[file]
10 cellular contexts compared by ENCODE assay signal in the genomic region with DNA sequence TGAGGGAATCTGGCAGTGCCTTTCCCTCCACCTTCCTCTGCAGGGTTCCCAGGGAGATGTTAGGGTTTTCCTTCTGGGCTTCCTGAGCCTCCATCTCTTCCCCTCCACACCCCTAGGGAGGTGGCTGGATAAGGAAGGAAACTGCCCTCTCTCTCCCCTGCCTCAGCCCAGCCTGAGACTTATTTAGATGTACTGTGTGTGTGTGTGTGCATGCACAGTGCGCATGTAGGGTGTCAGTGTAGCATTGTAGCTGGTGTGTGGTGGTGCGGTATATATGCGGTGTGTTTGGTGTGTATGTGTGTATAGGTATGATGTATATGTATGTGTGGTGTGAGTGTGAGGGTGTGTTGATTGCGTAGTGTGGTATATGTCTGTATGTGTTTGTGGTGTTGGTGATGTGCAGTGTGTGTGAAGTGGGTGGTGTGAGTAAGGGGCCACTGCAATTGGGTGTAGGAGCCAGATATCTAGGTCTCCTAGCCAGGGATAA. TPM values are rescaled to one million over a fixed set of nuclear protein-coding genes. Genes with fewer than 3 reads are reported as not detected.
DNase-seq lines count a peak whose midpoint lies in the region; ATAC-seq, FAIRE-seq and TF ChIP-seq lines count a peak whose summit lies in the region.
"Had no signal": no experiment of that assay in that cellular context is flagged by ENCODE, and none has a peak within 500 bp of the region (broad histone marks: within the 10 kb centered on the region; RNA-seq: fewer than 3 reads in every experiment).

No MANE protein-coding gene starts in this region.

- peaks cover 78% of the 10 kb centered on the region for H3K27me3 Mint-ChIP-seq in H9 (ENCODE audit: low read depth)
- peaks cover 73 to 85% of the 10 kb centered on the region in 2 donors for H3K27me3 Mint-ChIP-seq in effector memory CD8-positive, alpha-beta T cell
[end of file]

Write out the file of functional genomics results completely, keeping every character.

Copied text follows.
10 cellular contexts compared by ENCODE assay signal in the genomic region with DNA sequence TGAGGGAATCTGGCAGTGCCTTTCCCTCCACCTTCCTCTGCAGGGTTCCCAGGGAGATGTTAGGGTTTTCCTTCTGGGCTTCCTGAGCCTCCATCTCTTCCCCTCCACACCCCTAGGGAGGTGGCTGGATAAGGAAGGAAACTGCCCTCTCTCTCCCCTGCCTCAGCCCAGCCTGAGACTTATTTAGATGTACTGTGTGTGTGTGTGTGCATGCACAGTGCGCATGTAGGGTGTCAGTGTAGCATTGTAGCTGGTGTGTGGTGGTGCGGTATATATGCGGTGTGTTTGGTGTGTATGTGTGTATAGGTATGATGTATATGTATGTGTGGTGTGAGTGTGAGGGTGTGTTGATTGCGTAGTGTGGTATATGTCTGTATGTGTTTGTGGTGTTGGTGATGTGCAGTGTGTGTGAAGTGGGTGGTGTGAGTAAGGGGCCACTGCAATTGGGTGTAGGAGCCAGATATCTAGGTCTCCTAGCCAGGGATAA. TPM values are rescaled to one million over a fixed set of nuclear protein-coding genes. Genes with fewer than 3 reads are reported as not detected.
DNase-seq lines count a peak whose midpoint lies in the region; ATAC-seq, FAIRE-seq and TF ChIP-seq lines count a peak whose summit lies in the region.
"Had no signal": no experiment of that assay in that cellular context is flagged by ENCODE, and none has a peak within 500 bp of the region (broad histone marks: within the 10 kb centered on the region; RNA-seq: fewer than 3 reads in every experiment).

No MANE protein-coding gene starts in this region.

- peaks cover 78% of the 10 kb centered on the region for H3K27me3 Mint-ChIP-seq in H9 (ENCODE audit: low read depth)
- peaks cover 73 to 85% of the 10 kb centered on the region in 2 donors for H3K27me3 Mint-ChIP-seq in effector memory CD8-positive, alpha-beta T cell